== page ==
(a)   where the salary exceeds £725, but does not exceed £1,000, a tax of 10 per cent. of salary, but so that no salary is brought below £725 ;

(b)   where the salary exceeds £1,000, but does not exceed £1,500, a tax of12½ per cent. of the salary, but so that no salary, is brought below £900 - the net income remaining after payment of tax on £1,000 - and

(c)   where the salary exceeds £1,500 a tax of 15 per cent. of salary, but so that no salary is brought below £1,312 10s.- the net income remaining after payment of tax on £1,500.

The tax will be deducted at the source from each payment of salary or allowance and will begin with the first payment of salary after the 1st December, 1930, but only in respect of salary earned after that date.

It is possible that the salaries of some Commonwealth officials may fluctuate during the course of a year, and in order that the amount of the tax shall be definitely ascertainable in respect of each payment of salary in such cases, it has been found necessary to provide that the annual salary, for the purposes of the rate of tax to be applied to each payment, shall be calculated at the rate of the official's salary at the time of the payment. The salary of a taxpayer who is a Commonwealth official is defined to mean the annual remuneration paid to the official in respect of the office occupied by him, and any annual allowance paid in respect of any duties performed in addition to those of that office.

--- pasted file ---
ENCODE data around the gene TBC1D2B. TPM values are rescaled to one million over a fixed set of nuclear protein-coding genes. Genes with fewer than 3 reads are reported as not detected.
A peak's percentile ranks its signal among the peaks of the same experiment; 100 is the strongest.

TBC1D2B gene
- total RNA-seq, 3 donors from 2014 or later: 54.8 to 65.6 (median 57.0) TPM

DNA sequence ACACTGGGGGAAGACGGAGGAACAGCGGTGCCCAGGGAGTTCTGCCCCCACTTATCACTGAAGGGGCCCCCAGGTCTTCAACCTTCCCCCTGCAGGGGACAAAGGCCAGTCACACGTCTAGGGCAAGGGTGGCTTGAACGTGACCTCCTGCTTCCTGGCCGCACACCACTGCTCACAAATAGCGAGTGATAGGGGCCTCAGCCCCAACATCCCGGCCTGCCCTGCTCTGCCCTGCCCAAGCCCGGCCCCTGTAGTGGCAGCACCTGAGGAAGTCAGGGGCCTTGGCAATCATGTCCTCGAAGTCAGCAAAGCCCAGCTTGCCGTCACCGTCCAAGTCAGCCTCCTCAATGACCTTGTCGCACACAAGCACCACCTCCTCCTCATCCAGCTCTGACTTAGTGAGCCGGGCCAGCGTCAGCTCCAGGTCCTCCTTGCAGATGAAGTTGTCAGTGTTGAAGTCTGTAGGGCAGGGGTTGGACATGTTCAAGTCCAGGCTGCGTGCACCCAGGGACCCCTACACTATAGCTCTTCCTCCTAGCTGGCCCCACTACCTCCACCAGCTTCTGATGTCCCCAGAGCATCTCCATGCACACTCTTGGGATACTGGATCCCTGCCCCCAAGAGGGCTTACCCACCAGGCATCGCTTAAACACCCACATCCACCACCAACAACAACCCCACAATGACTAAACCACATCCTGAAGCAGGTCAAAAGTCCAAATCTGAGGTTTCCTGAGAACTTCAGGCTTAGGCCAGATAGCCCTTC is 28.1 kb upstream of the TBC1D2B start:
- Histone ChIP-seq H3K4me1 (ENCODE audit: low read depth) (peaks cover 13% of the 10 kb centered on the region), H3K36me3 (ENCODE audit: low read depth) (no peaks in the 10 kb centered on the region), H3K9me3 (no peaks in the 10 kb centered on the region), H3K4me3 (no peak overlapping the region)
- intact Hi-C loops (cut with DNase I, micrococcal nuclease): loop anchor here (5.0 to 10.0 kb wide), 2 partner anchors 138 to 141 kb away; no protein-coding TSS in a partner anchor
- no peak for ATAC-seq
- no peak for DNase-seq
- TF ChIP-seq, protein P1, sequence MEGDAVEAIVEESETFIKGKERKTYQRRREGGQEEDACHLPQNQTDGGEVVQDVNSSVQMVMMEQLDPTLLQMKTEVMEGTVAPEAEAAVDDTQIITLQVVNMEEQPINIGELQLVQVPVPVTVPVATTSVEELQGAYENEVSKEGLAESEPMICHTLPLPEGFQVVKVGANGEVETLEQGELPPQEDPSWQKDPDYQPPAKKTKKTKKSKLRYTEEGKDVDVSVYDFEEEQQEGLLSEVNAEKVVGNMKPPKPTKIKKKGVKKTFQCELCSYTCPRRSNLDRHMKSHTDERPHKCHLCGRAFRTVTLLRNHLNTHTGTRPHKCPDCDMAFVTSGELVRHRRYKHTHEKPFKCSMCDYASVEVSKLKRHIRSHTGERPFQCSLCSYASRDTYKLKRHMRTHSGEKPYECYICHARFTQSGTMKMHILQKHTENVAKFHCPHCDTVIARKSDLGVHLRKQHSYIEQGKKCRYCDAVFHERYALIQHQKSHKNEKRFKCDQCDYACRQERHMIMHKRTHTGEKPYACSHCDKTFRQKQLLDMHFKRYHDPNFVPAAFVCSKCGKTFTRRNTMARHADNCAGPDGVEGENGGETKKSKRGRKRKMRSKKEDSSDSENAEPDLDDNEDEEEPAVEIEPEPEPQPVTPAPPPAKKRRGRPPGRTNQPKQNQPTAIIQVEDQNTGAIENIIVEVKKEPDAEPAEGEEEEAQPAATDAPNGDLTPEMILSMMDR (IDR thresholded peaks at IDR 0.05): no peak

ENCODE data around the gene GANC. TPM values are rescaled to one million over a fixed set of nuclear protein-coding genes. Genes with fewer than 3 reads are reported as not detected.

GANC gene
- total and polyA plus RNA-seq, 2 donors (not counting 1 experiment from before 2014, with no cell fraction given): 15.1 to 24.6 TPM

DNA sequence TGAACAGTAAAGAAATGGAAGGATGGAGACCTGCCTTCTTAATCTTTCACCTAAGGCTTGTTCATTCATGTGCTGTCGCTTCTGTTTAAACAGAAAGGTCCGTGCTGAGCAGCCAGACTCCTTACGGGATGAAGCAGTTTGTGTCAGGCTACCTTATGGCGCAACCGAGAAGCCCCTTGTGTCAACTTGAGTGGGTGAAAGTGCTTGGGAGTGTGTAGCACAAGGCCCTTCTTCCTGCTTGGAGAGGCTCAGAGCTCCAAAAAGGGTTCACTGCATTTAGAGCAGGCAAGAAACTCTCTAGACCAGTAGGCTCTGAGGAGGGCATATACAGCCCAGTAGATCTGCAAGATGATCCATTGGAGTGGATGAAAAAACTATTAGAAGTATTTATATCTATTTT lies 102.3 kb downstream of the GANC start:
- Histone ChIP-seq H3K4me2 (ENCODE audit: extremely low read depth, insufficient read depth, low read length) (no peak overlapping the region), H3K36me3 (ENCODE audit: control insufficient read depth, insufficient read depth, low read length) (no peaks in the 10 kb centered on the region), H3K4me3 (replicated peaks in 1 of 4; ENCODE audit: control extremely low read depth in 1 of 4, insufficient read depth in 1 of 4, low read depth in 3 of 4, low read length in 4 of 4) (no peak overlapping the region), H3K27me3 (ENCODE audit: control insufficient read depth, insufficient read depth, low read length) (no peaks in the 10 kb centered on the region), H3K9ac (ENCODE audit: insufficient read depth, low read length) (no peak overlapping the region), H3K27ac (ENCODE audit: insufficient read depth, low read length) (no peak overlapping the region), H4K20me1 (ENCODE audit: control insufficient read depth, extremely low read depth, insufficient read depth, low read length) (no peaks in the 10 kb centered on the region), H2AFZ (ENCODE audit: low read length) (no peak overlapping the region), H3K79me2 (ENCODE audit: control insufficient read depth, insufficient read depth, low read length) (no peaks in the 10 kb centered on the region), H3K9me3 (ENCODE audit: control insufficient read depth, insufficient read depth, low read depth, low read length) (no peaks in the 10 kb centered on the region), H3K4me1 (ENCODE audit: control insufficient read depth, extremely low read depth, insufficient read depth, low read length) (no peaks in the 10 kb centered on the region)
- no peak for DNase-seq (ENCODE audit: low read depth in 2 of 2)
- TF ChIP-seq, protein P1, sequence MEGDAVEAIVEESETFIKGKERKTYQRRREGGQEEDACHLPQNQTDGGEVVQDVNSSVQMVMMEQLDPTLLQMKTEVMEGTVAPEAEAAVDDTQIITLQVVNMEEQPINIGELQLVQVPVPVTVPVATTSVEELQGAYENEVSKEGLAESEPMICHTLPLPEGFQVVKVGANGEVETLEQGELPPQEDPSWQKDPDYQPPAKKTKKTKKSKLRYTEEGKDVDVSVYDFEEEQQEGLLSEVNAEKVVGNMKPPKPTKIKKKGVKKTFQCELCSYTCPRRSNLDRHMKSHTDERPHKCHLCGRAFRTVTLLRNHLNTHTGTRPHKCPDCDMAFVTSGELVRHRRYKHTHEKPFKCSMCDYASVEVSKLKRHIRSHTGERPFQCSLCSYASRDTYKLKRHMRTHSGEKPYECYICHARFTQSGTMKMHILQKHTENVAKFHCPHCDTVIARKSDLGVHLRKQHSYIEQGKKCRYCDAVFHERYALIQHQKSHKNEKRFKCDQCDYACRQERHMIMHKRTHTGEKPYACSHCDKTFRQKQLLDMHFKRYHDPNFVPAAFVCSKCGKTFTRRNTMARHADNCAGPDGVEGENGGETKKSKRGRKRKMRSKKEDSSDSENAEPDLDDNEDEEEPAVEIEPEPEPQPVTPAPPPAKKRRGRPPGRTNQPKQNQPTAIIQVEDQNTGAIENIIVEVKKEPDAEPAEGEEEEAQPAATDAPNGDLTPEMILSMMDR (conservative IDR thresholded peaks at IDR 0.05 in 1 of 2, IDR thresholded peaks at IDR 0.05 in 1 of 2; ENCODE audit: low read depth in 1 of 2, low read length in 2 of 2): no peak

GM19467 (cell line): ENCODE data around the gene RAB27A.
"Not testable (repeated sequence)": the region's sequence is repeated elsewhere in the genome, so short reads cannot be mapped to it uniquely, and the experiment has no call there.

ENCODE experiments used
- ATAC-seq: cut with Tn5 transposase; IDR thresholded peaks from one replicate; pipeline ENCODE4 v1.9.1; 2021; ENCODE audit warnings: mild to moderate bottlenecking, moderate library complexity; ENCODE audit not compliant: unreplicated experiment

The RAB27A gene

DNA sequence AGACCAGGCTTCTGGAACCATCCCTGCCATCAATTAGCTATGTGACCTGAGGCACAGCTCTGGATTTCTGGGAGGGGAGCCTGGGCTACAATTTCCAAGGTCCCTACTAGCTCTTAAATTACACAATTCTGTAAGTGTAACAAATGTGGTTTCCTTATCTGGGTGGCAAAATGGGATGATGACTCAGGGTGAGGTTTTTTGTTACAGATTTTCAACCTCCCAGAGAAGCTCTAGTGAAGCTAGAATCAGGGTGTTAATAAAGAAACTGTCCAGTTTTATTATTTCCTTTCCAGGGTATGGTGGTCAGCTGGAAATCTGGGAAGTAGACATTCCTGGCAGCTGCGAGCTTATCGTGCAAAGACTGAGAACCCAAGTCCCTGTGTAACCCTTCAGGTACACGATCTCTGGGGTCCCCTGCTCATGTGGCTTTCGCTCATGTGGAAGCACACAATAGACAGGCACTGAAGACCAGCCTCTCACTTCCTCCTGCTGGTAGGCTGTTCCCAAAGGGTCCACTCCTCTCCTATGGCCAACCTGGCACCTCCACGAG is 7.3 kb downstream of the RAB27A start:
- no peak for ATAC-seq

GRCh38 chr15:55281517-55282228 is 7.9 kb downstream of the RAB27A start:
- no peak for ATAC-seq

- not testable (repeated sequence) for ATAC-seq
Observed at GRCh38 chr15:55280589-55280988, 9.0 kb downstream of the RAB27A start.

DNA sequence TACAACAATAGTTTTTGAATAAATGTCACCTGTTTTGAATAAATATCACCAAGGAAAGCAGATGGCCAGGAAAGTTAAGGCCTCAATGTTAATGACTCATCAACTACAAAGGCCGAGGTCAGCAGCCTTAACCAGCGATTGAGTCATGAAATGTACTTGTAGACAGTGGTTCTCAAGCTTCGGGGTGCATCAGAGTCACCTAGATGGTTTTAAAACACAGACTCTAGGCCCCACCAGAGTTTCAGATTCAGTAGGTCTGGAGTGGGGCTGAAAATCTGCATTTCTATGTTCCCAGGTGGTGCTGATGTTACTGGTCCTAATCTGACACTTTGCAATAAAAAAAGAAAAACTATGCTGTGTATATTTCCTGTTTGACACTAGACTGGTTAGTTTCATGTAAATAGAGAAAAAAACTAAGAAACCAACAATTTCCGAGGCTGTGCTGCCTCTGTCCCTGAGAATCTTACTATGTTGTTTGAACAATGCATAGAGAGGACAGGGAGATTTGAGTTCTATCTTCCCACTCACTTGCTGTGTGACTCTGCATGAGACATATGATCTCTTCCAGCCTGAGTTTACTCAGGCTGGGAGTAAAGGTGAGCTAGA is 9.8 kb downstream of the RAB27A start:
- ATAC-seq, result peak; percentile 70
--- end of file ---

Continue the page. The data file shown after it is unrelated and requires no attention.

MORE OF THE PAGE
Although, technically speaking, the salary or allowance of any person affected by the tax remains unaltered, the practical effect of the tax is to reduce that person's salary or allowance. In the circumstances, it is considered that the salary of any person, to the extent that it is subjected to a reduction by way of tax, should not form a part of his income for the purposes of ordinary income tax, or of any other form of taxation of salaries or allowance.

The subject is a very controversial one. Members of Parliament have been criticized because of their alleged disinclination to tax themselves while being prepared to tax everybody else in the community. They are subjected to considerable criticism chiefly because the general public does not understand the peculiar circumstances which attach to the occupation of a member of Parliament, Parliamentary representatives are put to agreat deal of expense which does not apply to those who follow other occupations, and their position is a very precarious one, giving no security of tenure. An honorable senator might remain in. office for his full term of six years, while a turn of the wheel of fortune might bring about a double dissolution and terminate his appointment within a month. However, members are a philosophical lot, and endeavour to accept without undue complaint anything that fate has in store for them. This measure imposes a pretty severe tax upon members of Parliament, and it is a definite indication that the Government is endeavouring, as far as possible, to spread the burden of taxation evenly over the community.


Senator Sir George Pearce - With one exception, the public servants.


Senator BARNES - They are subjected to State taxes and many other forms of expenditure, but they certainly have security of tenure. I commend the bill to honorable senators.

Debate (on motion by Senator Sir George Pearce) adjourned.